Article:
A Primer on Estate and Inheritance Tax for New Jersey

New Jersey Estate and Inheritance Tax Rundown

When someone dies, the people left behind are often stunned and shocked by the taxes they have to pay. They hear all kinds of scary terms like “estate tax” and “inheritance tax,” and they don’t know what the difference between the two is, or even if there’s a difference at all.

People fear what will happen if they don’t pay the right amount, and don’t know how to determine what the right amount might be. Explore a primer on the similarities and differences between an estate tax and inheritance tax, and how a New Jersey tax attorney can help you.

Death Taxes: Estate vs. Inheritance

Ever since the most recent changes to the New Jersey inheritance tax and estate tax laws, which occurred as a result of the same bill that raised the gas tax in the state, there has been confusion about the difference between the two. Estate and inheritance taxes are two different taxes, but both fall under the overall umbrella of death taxes.

Federal Tax

The federal government has an estate tax, but no inheritance tax. Currently, this tax rate is at 40 percent, with an exemption of $5.49 million. This tax rate is applied to the taxable portions of the estate that exceed the exemption amount, and tax is reported and paid on the estate tax return of the decedent.

The taxable estate is, in general, based on the current market value of the assets possessed by the decedent on the date of their passing. This total is then reduced by debts, expenses and certain other liabilities as well as deductions like unlimited charitable and marital deductions. The remaining amount after all deductions is then subject to the estate tax to the extent that it exceeds the exemption amount.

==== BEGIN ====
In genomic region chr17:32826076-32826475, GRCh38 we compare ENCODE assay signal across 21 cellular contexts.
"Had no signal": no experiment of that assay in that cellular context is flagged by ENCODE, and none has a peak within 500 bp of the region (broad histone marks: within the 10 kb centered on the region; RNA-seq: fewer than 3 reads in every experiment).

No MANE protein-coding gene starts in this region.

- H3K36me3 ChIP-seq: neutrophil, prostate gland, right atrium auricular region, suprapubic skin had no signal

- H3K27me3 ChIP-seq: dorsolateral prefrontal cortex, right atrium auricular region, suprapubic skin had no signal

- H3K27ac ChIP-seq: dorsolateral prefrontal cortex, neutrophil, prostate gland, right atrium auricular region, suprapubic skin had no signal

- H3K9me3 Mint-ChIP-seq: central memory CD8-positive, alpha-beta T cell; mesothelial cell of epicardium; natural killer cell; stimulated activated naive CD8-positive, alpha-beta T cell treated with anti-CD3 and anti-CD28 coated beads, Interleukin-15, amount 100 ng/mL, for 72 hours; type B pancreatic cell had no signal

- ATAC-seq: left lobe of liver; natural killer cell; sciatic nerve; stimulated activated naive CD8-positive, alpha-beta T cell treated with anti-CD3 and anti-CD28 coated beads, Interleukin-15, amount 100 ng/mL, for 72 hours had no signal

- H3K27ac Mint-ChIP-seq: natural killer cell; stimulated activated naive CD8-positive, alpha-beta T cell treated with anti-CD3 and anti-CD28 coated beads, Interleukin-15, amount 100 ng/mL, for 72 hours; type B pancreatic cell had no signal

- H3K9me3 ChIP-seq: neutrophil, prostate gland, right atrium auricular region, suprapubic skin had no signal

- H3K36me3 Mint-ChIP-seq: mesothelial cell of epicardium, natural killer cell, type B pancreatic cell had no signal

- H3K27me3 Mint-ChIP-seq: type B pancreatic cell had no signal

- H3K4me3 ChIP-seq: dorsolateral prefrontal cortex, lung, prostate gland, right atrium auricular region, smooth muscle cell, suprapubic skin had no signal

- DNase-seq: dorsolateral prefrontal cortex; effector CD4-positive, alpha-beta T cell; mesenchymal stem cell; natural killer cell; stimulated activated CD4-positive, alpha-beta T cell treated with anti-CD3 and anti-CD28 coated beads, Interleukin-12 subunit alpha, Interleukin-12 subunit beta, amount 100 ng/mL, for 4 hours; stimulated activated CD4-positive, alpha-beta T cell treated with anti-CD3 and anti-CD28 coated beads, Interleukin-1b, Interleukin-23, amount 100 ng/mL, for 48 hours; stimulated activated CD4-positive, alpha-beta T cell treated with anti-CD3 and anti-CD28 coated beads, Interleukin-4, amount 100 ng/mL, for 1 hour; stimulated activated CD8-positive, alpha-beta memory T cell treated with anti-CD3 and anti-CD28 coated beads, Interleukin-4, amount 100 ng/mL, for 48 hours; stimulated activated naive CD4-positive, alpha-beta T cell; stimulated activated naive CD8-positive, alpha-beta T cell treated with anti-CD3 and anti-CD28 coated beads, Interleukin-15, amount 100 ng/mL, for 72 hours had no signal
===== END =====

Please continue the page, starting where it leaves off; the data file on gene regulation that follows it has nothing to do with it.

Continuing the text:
New Jersey Estate Tax

The New Jersey estate tax currently exists and works much like the federal tax, but with an exemption of $2 million, for decedents dying after January 1, 2017, and a 16% tax rate. This means an estate tax is only paid on estates worth more than the exemption amount, and the tax is 16% of the portion that exceeds the exemption, minus allowable deductions. It’s important to note that currently the estate tax in the Garden State is scheduled to be repealed at the beginning of 2018. However, with a gubernatorial election between now and then, the scheduled repeal is in doubt.

New Jersey Inheritance Tax

An inheritance tax is based on the beneficiary’s relationship to the decedent as well as the amount received by the beneficiary. The federal government does not impose an inheritance tax, but New Jersey does. Spouses, children, and grandchildren are exempt in New Jersey, but siblings, nieces, and nephews are not. Each category of the beneficiary is subject to its own exemption amount and tax rate.

However, the current books are written in such a way that inheritance and estate taxes offset one another. This means that, in theory, no one should pay more through the combination of taxes than they would normally pay for the greater of the two when calculated separately.

New Jersey Tax Attorney

It’s tricky to understand the death taxes in New Jersey, the classes of beneficiaries, and the tax rates paid based on the different levels of an estate, relationships and the like. If you’re facing the need to close an estate, it can be helpful to talk with a qualified and experienced New Jersey tax attorney.

At Scarinci Hollenbeck, we have years of experience in dealing with these complex issues. Therefore, if you have any questions or if you would like to discuss the matter further, please contact me, Amy Van Fossen, at 201-806-3364.

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Amy M. Van Fossen devotes her practice to representing clients in tax controversy cases before taxing authorities, and assisting clients with estate matters. She has extensive experience drafting wills and trusts, preparing Estate and Gift Tax Returns, and with corporate business planning and entity formation.

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